In this episode of High Theory, Laura Wittman tells us about near death experiences. The central feature of these experiences is a vision and a story, which it turns out are a lot stranger than the “best seller” version. These narrative encounters with death often inspire people to make dramatic moves in search of a more meaningful life, from newfound religious faith or activist commitments to career changes and divorce.
In the episode, she talks about the changes in what makes a good death, from the nineteenth to the twentieth centuries, and how the narratives of near death experiences reflect our desires for older forms of sociality around life’s passing. She references Oliver Sacks’s book Hallucinations (Random House, 2012) in regards to the visions patients experience in hospitals, and their desire for a witness in the moments of lucidity that often occur before death.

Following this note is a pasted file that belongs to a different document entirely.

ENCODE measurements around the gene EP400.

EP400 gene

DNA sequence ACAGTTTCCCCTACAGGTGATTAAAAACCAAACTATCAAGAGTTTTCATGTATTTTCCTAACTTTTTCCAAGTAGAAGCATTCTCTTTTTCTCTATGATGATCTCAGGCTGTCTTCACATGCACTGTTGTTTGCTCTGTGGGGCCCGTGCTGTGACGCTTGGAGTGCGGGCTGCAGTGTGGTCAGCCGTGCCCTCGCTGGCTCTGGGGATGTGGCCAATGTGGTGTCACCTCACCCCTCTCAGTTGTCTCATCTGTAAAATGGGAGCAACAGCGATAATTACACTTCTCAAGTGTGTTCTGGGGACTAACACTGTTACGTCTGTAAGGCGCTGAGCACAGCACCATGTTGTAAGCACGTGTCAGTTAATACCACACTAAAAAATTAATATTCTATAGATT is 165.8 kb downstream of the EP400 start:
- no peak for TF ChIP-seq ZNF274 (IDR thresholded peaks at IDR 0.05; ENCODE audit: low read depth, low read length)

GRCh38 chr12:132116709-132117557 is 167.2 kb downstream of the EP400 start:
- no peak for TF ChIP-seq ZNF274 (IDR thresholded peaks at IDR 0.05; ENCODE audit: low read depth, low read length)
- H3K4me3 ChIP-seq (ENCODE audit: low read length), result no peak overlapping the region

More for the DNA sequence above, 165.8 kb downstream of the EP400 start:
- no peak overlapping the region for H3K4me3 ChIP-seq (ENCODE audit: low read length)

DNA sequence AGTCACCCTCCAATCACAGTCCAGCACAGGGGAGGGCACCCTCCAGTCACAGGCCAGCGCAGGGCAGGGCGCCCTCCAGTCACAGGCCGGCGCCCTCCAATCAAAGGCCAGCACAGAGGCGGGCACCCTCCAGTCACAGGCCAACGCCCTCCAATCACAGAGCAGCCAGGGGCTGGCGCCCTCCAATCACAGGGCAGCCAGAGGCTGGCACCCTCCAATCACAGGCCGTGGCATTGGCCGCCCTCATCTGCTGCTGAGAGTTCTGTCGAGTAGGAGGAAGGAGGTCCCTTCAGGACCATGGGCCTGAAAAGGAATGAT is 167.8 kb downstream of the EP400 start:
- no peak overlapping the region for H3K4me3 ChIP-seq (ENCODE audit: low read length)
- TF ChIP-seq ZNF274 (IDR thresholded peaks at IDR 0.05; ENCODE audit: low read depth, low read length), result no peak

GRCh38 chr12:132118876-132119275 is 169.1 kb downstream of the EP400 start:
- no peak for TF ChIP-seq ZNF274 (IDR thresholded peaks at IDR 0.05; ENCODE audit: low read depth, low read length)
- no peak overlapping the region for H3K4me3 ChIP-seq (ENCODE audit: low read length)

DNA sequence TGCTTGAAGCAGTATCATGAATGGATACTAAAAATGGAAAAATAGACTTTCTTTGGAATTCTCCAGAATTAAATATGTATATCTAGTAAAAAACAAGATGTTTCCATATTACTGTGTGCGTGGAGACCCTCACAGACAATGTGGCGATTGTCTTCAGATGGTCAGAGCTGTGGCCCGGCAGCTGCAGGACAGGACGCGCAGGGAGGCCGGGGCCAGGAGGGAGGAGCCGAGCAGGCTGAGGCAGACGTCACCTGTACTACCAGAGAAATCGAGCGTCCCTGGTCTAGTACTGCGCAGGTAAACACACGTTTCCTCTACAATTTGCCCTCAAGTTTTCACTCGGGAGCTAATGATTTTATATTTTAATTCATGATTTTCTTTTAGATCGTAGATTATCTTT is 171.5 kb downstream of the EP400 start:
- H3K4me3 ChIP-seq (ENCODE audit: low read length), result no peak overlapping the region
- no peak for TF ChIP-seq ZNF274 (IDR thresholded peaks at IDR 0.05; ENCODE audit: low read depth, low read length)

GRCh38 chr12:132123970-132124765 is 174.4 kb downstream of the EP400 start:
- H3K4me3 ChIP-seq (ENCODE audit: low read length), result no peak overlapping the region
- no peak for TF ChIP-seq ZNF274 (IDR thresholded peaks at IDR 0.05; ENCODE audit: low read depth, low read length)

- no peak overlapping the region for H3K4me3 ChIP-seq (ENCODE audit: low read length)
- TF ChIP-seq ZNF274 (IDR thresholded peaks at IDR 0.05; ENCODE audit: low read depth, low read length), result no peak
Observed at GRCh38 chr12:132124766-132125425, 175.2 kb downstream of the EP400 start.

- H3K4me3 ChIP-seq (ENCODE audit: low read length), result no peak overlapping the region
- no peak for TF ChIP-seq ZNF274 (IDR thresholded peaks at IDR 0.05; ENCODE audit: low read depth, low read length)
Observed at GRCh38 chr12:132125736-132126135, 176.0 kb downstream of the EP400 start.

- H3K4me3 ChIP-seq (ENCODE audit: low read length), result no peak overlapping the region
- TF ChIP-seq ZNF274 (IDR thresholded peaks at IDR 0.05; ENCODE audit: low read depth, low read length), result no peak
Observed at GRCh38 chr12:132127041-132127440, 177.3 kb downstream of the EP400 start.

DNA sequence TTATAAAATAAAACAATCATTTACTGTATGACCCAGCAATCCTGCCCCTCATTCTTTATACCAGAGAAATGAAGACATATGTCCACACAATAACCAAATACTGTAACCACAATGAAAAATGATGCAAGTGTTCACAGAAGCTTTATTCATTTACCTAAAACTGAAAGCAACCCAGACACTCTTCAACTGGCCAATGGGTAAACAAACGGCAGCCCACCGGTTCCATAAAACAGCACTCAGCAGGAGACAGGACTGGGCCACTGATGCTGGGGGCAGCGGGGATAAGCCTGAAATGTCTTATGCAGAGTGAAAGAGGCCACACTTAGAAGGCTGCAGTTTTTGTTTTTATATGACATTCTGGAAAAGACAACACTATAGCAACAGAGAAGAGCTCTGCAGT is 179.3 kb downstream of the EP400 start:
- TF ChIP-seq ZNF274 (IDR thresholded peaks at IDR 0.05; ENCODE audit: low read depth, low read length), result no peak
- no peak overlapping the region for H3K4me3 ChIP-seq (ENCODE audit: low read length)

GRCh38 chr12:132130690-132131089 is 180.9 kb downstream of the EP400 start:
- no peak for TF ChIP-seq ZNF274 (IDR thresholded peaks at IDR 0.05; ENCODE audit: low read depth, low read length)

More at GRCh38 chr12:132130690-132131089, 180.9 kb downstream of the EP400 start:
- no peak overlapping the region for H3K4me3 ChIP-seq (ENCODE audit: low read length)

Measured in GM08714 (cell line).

Laura Wittman is an associate professor of French and Italian at Stanford University. She teaches nineteenth and twentieth century literature, and her research focuses on what happens to religious experience in the so-called secular modern age. Her book, The Tomb of the Unknown Soldier, Modern Mourning, and the Reinvention of the Mystical Body (Toronto UP, 2011) has recently been translated into Italian as Il Milite ignoto. Storia e Mito. (LEG, 2021) She also coordinates the Medical Humanities Working Group at the Stanford Humanities Center.
This week’s image is a photograph of the Ellen Browning Scripps Memorial Pier in La Jolla, California, taken by Kim Adams in November 2022. On the top of the pier is a research site for the Scripps Institution of Oceanography, UC San Diego.